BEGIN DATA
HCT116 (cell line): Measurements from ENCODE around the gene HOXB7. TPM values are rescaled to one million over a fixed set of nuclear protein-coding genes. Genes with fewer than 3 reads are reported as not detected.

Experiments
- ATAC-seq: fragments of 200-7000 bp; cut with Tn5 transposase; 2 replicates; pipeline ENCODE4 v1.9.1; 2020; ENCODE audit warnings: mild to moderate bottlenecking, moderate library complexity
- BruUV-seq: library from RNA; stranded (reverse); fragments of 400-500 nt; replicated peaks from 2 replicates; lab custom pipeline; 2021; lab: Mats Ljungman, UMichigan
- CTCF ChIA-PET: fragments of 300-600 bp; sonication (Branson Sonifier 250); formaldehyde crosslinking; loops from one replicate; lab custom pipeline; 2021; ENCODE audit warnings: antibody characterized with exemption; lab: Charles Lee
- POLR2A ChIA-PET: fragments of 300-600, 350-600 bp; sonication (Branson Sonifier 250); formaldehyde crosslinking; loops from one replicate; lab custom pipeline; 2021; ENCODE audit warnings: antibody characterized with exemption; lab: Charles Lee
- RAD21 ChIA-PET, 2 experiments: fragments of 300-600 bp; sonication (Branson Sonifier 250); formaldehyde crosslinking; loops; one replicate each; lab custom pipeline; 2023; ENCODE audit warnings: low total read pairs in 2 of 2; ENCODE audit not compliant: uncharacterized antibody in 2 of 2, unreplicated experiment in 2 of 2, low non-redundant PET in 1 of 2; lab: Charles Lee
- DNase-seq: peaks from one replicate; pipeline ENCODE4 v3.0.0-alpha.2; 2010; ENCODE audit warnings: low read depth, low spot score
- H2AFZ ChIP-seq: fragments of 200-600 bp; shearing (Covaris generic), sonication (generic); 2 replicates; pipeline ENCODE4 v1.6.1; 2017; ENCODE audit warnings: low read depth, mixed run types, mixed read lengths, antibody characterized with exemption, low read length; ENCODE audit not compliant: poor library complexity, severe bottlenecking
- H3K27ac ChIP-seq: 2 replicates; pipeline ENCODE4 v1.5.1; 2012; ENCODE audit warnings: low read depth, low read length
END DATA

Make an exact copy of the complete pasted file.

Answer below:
HCT116 (cell line): Measurements from ENCODE around the gene HOXB7. TPM values are rescaled to one million over a fixed set of nuclear protein-coding genes. Genes with fewer than 3 reads are reported as not detected.

Experiments
- ATAC-seq: fragments of 200-7000 bp; cut with Tn5 transposase; 2 replicates; pipeline ENCODE4 v1.9.1; 2020; ENCODE audit warnings: mild to moderate bottlenecking, moderate library complexity
- BruUV-seq: library from RNA; stranded (reverse); fragments of 400-500 nt; replicated peaks from 2 replicates; lab custom pipeline; 2021; lab: Mats Ljungman, UMichigan
- CTCF ChIA-PET: fragments of 300-600 bp; sonication (Branson Sonifier 250); formaldehyde crosslinking; loops from one replicate; lab custom pipeline; 2021; ENCODE audit warnings: antibody characterized with exemption; lab: Charles Lee
- POLR2A ChIA-PET: fragments of 300-600, 350-600 bp; sonication (Branson Sonifier 250); formaldehyde crosslinking; loops from one replicate; lab custom pipeline; 2021; ENCODE audit warnings: antibody characterized with exemption; lab: Charles Lee
- RAD21 ChIA-PET, 2 experiments: fragments of 300-600 bp; sonication (Branson Sonifier 250); formaldehyde crosslinking; loops; one replicate each; lab custom pipeline; 2023; ENCODE audit warnings: low total read pairs in 2 of 2; ENCODE audit not compliant: uncharacterized antibody in 2 of 2, unreplicated experiment in 2 of 2, low non-redundant PET in 1 of 2; lab: Charles Lee
- DNase-seq: peaks from one replicate; pipeline ENCODE4 v3.0.0-alpha.2; 2010; ENCODE audit warnings: low read depth, low spot score
- H2AFZ ChIP-seq: fragments of 200-600 bp; shearing (Covaris generic), sonication (generic); 2 replicates; pipeline ENCODE4 v1.6.1; 2017; ENCODE audit warnings: low read depth, mixed run types, mixed read lengths, antibody characterized with exemption, low read length; ENCODE audit not compliant: poor library complexity, severe bottlenecking
- H3K27ac ChIP-seq: 2 replicates; pipeline ENCODE4 v1.5.1; 2012; ENCODE audit warnings: low read depth, low read length